MotoGP Jerez 1: Darryn’s dilemma, Ducati dominance, Marquez’s malady and balls to the wall Brad
Donovan Fourie raced motorcycles for 26 years with varying degrees of success, gave rider coaching for 15 years with mostly great success and has pushed buttons on his keyboard for nearly twenty years with success coming any day now. He’s also been watching MotoGP, and its earlier forms since Kevin Schwantz first said “Howdy” in Europe and happily describes himself as “a MotoGP nerd”, a title that hasn’t earned him the success with ladies he was hoping for. Still, he persists:
We are all sick of this COVID-19 thing, so let’s ignore it for now as we stare at this screen and drift into a world of fearless motorcycle heroes putting life and limb – literally – on the block for the title of MotoGP Champion, a privilege we have been denied for 245 because of that COVID thing we are still temporarily ignoring, but at last we are back on track – literally again – for the Jerez 1 race. Quartararo put on a helluva performance to win, Rossi had tyre problems followed by a technical fault on his bike and Pol matched his best ever dry weather finish. Those are not the headlines, though.
Darryn Binder had a torrid time at Jerez, mostly experiencing a plague of a more mechanical nature after his gearbox packed up during FP1. Then, his brake calliper somehow ate his brake disk during practice on Saturday, and then his brake reservoir somehow exploded on Sunday morning, covering him with brake fluid.
With that, he managed 22nd on the grid. Not bad after around four and a half successful laps of practice.
During the race, he did his usual charge through the field, waiting for the others to brake, counting to three and then braking himself. With that, he crossed the line in fifth with two laps to go and the leader mere metres away.
The problem here lies in Darryn’s old bugbear – he’s a tad too tall and too heavy for a Moto3 bike, an issue that has been eased slightly by a new, customised fairing compliment of KTM. It has done wonders for his top speed but doesn’t help when he is on the gas, grabbing desperately for acceleration, out of Jerez’s famously slow last bend. More than once, the South African was out-dragged to the first corner, and to the line, by a host of rivals, so he was not only trying to make up places but having to make up time first.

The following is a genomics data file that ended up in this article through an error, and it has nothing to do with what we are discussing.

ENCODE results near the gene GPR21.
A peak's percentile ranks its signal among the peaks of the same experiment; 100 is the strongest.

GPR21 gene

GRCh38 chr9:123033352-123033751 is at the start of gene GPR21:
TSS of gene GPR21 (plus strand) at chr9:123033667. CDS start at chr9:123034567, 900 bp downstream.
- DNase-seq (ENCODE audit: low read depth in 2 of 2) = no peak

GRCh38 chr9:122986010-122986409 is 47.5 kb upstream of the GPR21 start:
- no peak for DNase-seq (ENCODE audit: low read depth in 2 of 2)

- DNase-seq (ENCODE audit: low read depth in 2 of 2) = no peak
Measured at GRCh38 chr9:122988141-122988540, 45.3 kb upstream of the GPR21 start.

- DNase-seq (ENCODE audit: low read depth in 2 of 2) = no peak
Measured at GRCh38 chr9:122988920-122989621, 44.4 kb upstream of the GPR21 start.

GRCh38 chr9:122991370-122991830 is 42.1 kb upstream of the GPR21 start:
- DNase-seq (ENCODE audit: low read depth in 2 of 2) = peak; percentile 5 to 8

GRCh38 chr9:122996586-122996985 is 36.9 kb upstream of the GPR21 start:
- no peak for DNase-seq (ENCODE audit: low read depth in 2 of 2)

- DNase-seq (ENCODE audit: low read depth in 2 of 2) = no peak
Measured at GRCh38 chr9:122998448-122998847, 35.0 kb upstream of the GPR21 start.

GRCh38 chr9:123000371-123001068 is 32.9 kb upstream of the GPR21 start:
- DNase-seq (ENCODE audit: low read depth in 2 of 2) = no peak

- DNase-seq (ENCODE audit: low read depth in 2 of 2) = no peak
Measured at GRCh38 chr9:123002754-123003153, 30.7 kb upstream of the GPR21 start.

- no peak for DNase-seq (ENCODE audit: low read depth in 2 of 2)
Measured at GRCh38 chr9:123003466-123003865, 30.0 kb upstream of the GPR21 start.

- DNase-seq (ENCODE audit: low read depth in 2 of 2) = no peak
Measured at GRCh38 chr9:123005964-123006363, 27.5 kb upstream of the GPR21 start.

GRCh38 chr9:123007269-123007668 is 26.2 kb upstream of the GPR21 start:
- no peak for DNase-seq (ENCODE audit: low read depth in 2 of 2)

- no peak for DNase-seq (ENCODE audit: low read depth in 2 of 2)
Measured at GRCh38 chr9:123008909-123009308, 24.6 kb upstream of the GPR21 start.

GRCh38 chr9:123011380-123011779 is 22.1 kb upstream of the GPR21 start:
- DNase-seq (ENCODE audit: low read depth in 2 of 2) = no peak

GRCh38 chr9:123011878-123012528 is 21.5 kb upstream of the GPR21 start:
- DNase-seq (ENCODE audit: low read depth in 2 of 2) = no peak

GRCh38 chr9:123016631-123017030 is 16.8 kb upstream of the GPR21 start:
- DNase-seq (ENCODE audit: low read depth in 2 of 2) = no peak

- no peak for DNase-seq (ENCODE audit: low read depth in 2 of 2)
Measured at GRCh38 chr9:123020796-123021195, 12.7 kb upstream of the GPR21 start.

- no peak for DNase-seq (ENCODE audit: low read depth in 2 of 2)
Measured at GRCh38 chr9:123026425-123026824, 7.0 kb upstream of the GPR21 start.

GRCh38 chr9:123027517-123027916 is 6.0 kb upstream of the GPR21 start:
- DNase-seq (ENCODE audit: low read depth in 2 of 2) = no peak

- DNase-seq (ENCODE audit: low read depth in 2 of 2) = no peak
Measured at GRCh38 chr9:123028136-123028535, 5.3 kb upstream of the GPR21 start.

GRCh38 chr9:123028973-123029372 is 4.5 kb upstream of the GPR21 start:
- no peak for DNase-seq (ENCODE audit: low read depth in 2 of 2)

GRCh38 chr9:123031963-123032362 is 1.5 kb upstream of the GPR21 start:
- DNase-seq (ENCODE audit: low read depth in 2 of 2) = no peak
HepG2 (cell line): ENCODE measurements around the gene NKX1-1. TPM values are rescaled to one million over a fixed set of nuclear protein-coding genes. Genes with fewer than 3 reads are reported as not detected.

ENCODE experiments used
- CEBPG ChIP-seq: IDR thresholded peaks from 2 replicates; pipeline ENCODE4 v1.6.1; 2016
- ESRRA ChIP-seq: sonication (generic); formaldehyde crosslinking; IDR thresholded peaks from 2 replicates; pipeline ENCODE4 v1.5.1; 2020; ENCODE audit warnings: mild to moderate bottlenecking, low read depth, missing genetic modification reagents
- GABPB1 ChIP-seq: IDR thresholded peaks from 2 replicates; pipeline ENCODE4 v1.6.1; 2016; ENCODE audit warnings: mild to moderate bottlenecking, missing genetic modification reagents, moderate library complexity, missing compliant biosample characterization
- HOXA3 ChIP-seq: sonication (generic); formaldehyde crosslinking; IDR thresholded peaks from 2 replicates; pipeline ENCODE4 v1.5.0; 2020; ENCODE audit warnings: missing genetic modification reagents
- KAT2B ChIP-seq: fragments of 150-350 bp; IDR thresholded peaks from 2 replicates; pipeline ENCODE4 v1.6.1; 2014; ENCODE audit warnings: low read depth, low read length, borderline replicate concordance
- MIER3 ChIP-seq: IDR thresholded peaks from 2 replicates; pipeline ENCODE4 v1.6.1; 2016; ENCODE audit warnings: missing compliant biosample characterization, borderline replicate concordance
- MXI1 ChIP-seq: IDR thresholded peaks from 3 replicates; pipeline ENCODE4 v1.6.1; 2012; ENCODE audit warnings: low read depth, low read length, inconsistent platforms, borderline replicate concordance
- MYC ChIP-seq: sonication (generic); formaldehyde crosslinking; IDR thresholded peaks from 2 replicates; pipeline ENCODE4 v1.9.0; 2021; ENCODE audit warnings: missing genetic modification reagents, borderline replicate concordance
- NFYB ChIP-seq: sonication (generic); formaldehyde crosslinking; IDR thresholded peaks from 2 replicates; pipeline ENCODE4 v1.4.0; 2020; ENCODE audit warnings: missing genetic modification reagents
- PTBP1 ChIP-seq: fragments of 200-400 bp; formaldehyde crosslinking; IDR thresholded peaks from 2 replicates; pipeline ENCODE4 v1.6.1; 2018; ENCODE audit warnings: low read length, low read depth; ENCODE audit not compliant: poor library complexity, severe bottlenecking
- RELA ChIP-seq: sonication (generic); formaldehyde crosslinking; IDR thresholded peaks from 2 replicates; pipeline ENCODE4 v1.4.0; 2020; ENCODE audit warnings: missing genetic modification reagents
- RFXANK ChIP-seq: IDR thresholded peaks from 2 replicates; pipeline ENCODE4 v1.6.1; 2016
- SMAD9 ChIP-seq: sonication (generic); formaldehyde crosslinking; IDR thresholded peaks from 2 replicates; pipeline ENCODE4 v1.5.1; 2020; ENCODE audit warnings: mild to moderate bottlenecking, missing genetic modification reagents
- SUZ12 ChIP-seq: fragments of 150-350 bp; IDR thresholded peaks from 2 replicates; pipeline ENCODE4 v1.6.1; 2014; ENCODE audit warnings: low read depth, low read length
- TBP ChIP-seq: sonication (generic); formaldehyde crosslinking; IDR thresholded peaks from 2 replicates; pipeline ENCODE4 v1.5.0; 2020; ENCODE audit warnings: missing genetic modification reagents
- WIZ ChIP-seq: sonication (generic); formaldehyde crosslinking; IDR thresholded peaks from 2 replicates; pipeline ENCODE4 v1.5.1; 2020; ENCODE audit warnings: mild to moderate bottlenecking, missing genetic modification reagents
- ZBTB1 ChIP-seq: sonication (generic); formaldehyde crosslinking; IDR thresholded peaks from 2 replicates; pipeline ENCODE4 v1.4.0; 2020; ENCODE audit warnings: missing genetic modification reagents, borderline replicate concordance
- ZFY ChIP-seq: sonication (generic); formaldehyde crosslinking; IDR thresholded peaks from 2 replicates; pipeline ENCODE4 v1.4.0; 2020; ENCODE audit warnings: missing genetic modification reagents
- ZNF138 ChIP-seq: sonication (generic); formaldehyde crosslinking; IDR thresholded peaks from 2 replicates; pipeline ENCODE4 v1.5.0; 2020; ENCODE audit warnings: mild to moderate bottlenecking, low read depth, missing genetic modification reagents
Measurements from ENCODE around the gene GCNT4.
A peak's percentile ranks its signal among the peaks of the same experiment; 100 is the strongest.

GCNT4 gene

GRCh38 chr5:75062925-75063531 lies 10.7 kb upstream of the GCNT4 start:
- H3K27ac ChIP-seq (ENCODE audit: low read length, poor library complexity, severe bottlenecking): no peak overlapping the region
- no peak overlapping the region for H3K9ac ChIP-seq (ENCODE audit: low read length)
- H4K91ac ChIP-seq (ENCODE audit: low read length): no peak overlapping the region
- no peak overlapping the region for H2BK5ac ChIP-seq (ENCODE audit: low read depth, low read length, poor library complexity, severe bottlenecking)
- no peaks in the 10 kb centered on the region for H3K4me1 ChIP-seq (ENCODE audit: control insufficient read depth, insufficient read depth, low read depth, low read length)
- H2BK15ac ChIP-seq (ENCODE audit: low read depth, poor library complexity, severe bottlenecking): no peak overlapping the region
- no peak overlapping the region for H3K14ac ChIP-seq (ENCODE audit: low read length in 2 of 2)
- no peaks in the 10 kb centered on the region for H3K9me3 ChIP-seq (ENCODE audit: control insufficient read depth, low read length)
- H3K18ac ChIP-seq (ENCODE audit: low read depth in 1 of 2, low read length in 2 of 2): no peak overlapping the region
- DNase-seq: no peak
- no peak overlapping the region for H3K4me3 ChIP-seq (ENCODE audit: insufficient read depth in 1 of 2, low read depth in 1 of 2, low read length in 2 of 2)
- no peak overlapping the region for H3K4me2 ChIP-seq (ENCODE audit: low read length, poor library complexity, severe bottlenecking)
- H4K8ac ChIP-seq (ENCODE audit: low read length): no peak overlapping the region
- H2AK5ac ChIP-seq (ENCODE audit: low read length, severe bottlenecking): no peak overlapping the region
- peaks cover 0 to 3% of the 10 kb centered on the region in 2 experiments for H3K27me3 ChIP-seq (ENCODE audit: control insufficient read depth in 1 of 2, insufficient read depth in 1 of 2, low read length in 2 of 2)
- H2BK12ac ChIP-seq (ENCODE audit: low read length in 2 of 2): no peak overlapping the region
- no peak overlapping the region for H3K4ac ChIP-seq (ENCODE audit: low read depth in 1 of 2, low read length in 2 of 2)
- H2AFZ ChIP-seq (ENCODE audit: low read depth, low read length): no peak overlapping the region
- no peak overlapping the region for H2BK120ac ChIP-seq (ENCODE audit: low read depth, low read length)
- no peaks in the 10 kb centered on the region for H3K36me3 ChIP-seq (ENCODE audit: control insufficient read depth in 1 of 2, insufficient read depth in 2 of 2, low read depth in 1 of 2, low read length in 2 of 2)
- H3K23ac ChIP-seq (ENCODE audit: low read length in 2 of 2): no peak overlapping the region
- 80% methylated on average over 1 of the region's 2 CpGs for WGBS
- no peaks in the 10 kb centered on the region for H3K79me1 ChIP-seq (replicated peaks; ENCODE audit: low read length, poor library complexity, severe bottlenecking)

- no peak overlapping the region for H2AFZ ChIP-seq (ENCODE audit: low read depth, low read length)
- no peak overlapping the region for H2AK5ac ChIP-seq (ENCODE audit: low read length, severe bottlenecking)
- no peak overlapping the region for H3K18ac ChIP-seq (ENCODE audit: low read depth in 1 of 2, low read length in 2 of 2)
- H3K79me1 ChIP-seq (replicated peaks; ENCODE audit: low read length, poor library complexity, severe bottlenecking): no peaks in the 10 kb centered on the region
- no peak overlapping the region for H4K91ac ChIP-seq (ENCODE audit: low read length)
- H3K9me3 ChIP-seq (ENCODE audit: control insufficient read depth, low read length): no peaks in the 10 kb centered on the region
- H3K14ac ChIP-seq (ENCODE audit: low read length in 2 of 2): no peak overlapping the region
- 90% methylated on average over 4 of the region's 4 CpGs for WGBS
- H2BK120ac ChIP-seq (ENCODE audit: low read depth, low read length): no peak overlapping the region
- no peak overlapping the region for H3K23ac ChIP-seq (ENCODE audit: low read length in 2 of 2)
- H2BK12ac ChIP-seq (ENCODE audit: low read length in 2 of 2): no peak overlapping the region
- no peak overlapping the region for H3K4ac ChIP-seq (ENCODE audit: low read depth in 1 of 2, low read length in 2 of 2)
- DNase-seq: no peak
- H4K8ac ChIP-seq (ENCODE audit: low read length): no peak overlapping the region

That’s why, halfway through the penultimate lap, he made a somewhat desperate move into turn-nine that caused him to get out of shape and slide off the track. The truth is that if he had started the last lap not right near the front, a victory would have been unattainable.
You do what you have to. Hopefully, a deal will be struck for Moto2 soon. The paddock knows the inside story and knows that he could be formidable on a bike where his height and weight count less.
Us mere mortals are always gleefully grateful for any addition to traction, but for the demigod world of MotoGP, life is more complicated. More rear-end grip means less sliding into corners and less spinning out of them. Again, us mere mortals see no downside to this scenario, but in the etheric plane of Grand Prix, the rear wheel is used for steering.
If the rear does not step out, steering is reliant on the front wheel, the small and fragile front wheel that is not as good at coping with all this pressure.
What is interesting, after absolutely sucking throughout the Jerez test, Jerez practice and Jerez qualifying, Dovizioso managed a podium in the race. All this while suffering from new tyre issues and on a track Ducati is traditionally shocking at. Imagine how well they will go at the Austrian double?
Marquez did many amazing things during the Jerez race – he achieved another classic save through the treacherous turn four, and then made a comeback worthy of John Travolta in Pulp Fiction, riding from 16th to third. He then had that sickening highside where his front wheel struck him, snapping his humerus in two and leaving his arm flapping limply as he tumbled through the gravel trap.
The big question I asked is, why? Why lose the front? Why push so hard that you crashed?
Usually, that would be part and parcel of a MotoGP rider’s day, but this day was different. During FP4, a session on Saturday afternoon that does not count towards any qualifying position and the session riders use to focus entirely on race pace, Marquez was able to run consistently between half and a full second faster than anyone else. He was clearly on another level.
More so, this championship is only 13 rounds long and severely compacted over very few weeks. Marquez was one of the riders that pointed out the danger of injury.
During the race, he effortlessly passed Vinales for the lead and was comfortably pulling away. So, with such a dominant pace, why push so hard that you lose the front in turn four?
Okay, mistakes happen, but then he makes a storming comeback, gets into third and flings it into the scenery. Again, why? Especially when Vinales was right in front of you and Quartararo was out of reach?
The enthusiastic Marquez supporter would point that this is how he is – always on the edge and always pushing. This is what a MotoGP star does, except it isn’t. Push like hell on a hot track while there is danger in injuring yourself is what rookies do, not eight-times world champions that are currently untouchable.
People have said that, should another rider win the championship because of Marquez’s injury, there will always be an asterisk next to the rider’s title that happened only because Marquez was injured.
To that, I say, bollocks!